Vaughan wants five-man attack for Ashes
Former England captain Michael Vaughan believes England need to play five bowlers if they are to win an Ashes series in Australia for the first time since Mike Gatting's side did it over 20 years ago. However, Vaughan feels the current England set-up, led by coach Andy Flower and captain Andrew Strauss, will choose to play an extra-batsman instead.
"The debate all summer will be about England's formation," Vaughan told AFP. "Will it be six batters and four bowlers, or five and five? I firmly believe they are going to need five bowlers in Australia but I think this management group and Strauss will go with six and four.
"They will say they win as many games with four (bowlers) as they do with five. I guess the question I will say is 'well how many real top teams do we beat with four?'"
Vaughan opted for a five-man attack during England's thrilling home win over Australia in 2005. That line-up was led by a rampant Steve Harmison, and included Andrew Flintoff, Simon Jones, Matthew Hoggard and Ashley Giles. He also pointed out that England used five bowlers in their two Ashes Test victories in 2009.
"We beat Australia last year with Freddie (Flintoff) in the team twice, at Lord's and the Oval, and with five bowlers. I think we need five bowlers. I think Tim Bresnan is a good enough batter to bat at seven, with Graeme Swann and Stuart Broad at eight and nine. But I think they will go in with six (batsmen)."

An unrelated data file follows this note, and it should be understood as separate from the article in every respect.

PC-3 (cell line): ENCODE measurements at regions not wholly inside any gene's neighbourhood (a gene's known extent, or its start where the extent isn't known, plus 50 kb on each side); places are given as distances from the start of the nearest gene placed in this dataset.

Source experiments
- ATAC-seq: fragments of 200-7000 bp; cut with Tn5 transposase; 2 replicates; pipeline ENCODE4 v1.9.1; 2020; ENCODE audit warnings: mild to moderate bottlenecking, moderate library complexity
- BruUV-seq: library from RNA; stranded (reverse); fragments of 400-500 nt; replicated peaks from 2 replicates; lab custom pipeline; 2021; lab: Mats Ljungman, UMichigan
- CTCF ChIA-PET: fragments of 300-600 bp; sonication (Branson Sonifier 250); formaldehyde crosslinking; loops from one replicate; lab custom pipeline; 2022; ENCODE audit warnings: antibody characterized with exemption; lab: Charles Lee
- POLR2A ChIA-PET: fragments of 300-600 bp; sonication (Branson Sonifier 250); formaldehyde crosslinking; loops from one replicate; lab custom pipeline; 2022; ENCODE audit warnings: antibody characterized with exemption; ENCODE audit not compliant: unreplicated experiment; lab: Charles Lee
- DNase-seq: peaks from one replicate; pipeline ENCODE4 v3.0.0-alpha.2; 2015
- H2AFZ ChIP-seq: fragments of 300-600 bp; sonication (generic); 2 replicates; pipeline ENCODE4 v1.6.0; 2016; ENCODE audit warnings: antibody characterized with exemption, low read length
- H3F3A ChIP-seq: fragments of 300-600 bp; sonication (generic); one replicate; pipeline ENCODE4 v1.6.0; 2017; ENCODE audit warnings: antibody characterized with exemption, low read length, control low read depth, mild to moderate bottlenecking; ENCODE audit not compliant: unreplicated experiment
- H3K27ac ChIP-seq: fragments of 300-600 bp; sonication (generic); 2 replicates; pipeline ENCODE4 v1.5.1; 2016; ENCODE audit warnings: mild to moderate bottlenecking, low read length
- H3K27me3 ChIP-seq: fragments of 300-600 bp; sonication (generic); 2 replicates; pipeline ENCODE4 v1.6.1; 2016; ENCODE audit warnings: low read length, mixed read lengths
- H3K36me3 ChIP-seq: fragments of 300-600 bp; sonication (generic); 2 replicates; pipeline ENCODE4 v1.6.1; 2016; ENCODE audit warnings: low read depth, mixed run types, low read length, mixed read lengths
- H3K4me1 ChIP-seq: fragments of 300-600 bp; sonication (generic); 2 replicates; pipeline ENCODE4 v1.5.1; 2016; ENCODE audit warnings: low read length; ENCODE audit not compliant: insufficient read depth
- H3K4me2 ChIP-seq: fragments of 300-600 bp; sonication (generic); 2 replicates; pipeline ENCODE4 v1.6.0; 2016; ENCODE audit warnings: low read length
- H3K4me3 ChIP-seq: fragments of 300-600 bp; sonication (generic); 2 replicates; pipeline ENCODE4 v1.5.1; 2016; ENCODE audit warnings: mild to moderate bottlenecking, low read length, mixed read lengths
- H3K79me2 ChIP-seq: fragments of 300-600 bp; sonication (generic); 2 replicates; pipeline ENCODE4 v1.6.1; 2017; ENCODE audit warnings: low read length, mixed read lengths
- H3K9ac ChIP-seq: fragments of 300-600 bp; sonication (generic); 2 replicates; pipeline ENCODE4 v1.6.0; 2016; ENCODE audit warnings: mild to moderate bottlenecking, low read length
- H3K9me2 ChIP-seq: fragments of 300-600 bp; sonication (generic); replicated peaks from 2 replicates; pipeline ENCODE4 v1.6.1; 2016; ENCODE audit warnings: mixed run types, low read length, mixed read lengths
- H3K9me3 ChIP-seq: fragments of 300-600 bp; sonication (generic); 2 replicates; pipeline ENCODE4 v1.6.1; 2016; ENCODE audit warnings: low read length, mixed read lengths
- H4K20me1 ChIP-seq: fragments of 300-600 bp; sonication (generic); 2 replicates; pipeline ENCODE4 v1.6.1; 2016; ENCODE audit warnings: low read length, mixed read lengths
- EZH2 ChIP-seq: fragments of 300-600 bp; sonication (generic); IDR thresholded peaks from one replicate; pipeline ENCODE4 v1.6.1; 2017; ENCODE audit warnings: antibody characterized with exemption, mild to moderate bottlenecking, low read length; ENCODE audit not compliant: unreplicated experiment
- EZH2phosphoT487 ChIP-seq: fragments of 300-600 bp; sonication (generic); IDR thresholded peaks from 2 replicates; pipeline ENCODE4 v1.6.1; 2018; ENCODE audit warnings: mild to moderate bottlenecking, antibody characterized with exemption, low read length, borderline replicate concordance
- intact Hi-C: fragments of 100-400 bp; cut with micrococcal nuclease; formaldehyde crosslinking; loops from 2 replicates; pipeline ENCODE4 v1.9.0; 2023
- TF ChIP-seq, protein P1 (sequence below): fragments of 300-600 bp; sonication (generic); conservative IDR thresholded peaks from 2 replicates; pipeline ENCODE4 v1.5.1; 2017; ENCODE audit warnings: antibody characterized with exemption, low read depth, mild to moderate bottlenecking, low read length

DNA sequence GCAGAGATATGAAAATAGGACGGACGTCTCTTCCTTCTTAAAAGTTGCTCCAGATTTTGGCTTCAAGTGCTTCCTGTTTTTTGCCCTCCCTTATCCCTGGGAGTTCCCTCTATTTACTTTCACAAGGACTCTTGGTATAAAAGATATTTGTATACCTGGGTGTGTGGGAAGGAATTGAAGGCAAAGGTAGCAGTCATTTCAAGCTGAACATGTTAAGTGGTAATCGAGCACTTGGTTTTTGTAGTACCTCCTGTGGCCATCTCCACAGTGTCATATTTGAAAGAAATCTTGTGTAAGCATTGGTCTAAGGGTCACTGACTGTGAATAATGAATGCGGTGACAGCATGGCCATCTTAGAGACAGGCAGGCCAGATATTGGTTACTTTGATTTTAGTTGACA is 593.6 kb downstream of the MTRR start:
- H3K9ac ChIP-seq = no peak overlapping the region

Vaughan, while praising Swann, expressed concern that Australia could target England's player of the year if he was part of a four-man attack. "He's had a wonderful year but I just worry that if Swanny doesn't get it right and the opposition do attack him a little bit more, three seamers on days one and two looks very, very light," he said. "Maybe they'll get some overs out of Kevin Pietersen and Paul Collingwood but they are not going to do much damage. We'll wait and see. But from what I've seen of Andy Flower, I think they'll go with six batters."
Vaughan went on to applaud England's victory in the World Twenty20 final, the team's first win in an ICC tournament, calling it an "amazing achievement". But he insisted it still didn't compare to the Ashes. "It's not as important as the Ashes, don't get me wrong. The Ashes is the pinnacle but, as an achievement, it's right up there."